TEPCO is expected to bear about 60 percent of the cost, or 220 billion yen, in a manner to pay in advance for electricity from the Tokai No. 2 plant when it goes back online, sources said.

The Tokai No. 2 plant is the only existing nuclear plant in the Tokyo metropolitan area.

Japan Atomic Power hopes to complete the construction of safety measures that is necessary for the plant to resume operations by the end of March 2021.


“We have made the judgment based on economic rationality,” Masashi Nagasawa, a TEPCO managing executive officer, emphasized at the news conference.

However, Nagasawa refused to reveal the price range for electricity that TEPCO will pay from the Tokai No. 2 plant, citing increasing sales competition following the liberalization of the electricity market.

But concerns have been raised over a potentially bad investment being made by TEPCO.

Citizen’s Nuclear Information Center (CNIC), a Tokyo-based nonprofit organization, has analyzed the annual securities report issued by Japan Atomic Power.

According to the analysis, the selling price of electric power per kilowatt hour before the 2011 Great East Japan Earthquake was 11.74 yen on average from fiscal 2005 to fiscal 2010.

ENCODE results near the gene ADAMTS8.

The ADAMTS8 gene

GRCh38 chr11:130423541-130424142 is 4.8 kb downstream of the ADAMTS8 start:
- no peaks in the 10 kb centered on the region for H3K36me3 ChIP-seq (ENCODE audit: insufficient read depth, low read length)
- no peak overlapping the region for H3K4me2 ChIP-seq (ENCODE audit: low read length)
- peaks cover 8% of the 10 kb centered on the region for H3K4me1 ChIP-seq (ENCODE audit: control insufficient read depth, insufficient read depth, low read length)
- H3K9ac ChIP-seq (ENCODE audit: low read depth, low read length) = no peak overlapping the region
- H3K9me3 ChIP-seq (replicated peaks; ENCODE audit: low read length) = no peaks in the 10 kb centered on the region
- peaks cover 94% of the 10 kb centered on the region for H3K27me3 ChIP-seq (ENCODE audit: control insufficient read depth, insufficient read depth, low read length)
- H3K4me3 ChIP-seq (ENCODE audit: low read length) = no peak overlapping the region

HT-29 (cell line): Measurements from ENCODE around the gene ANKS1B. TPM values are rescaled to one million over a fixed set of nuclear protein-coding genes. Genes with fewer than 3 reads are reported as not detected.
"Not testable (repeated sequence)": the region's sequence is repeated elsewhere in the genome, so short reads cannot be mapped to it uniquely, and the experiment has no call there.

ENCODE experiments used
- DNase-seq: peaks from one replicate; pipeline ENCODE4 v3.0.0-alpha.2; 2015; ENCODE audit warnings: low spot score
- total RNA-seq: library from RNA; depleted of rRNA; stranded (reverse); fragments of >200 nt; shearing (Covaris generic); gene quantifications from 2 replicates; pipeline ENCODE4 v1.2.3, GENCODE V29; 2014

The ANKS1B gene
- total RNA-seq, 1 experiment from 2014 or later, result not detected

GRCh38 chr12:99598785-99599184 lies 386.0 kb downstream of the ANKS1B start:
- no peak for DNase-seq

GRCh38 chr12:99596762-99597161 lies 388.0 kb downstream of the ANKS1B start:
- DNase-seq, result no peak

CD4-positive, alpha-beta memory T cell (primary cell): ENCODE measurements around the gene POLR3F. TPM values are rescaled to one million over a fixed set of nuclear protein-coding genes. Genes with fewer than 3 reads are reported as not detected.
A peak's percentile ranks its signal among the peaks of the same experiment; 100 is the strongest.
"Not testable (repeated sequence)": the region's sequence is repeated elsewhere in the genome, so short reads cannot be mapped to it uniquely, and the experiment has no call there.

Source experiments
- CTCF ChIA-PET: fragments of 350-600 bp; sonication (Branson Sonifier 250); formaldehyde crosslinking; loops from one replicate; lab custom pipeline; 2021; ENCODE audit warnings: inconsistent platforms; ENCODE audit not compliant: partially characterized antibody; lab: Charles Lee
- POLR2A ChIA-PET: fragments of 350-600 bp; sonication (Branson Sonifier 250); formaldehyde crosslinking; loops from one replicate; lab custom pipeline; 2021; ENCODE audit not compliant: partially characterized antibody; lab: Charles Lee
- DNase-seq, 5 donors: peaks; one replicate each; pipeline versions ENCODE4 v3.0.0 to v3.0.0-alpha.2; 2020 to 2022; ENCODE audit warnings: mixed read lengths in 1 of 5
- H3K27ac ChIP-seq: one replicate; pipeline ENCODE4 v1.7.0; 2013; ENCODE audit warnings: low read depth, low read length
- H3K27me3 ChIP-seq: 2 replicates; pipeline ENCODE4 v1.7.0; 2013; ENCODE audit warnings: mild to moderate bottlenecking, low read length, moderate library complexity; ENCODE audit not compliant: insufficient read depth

“The annual net profit for the Japan Atomic Power at the time was about 1.5 billion yen. There was no room for a price discount,” Hajime Matsukubo, a secretary-general of the organization, pointed out.

Japan Atomic Power has formally acknowledged the costs of the construction of safety measures at the Tokai No. 2 plant and anti-terrorism facility will total 235 billion yen.

To recoup such an investment outlay, the selling price of electric power per kilowatt hour will need to be raised to about 14.5 yen, according to an estimate by CNIC.

In the most recent spot electric power market, the selling price of electric power was a little under 10 yen per kilowatt hour.

The new estimate is almost 1.5 times higher.

“The price would be much higher than the market rate, which will increase the burden on consumers,” Matsukubo said.